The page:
Program proves surfings universal appeal

THE local Arakwal Aboriginal community are people of the sea, so it's no surprise that the Burra Jurra Surf Program has grown, with 30 Aboriginal children from the region joining up and more top surfers chipping in to pass on their expert knowledge.

Steve Foreman set up the program with the local Arakwal community and to keep it going this summer they've secured funding from the UK-based Laureus Sport for Good Foundation with a little help from Layne Beachley, whom Mr Foreman used to coach.

"Surfing for these kids is immense," said Mr Foreman. "It doesn't matter if you're an indigenous person or a white person, surfing supersedes breed, creed and race - surfers are one tribe regardless."

Indigenous professional surfer Joe Haddon made the trip from Forster recently and ex-professional surfer and two-time Australian junior champion Jock Barnes pitched in.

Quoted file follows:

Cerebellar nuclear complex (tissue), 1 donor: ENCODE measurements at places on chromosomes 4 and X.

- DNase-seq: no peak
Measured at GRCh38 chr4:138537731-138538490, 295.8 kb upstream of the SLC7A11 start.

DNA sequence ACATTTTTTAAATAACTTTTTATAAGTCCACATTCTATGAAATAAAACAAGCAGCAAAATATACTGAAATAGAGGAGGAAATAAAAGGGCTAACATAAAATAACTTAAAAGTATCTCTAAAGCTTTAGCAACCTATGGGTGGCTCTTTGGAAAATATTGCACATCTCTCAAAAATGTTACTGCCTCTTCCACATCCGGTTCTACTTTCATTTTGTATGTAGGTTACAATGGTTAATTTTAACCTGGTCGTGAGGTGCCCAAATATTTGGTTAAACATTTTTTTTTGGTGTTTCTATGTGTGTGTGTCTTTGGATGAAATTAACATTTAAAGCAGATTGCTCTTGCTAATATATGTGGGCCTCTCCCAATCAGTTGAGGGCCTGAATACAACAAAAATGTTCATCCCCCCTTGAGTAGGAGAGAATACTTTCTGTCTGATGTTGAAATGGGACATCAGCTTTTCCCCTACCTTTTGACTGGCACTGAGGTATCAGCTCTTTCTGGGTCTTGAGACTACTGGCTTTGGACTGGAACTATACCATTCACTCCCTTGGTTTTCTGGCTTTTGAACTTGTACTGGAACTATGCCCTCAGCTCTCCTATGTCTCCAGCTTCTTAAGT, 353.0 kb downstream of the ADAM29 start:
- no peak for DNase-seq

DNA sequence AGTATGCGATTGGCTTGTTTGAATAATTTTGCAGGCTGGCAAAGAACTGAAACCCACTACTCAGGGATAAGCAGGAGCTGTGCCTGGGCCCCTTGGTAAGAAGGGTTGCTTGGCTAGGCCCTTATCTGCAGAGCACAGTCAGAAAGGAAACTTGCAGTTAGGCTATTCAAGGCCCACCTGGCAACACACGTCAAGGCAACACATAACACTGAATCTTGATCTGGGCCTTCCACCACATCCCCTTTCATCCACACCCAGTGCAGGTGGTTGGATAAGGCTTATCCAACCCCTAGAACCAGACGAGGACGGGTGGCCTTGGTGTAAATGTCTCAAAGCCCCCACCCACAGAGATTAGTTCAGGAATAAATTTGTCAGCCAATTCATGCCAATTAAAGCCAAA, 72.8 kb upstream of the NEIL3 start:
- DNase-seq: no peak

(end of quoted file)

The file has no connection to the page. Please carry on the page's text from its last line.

"It's hugely rewarding," Mr Barnes said.

"I get a big thrill out of letting anyone see the ocean from my point of view and overcome their own boundaries and their own fears." "The kids are really excited because a lot of them have never surfed before, so being out there in the water with surf coaches gives them the courage and the confidence to be able to get out there and have a go," said Delta Kay from the Arakwal community.

"The reward is the smiles on all the kids' faces and when we've had a fun day like today."

If anyone wants get involved, contact Steve Foreman on 6685 1855.



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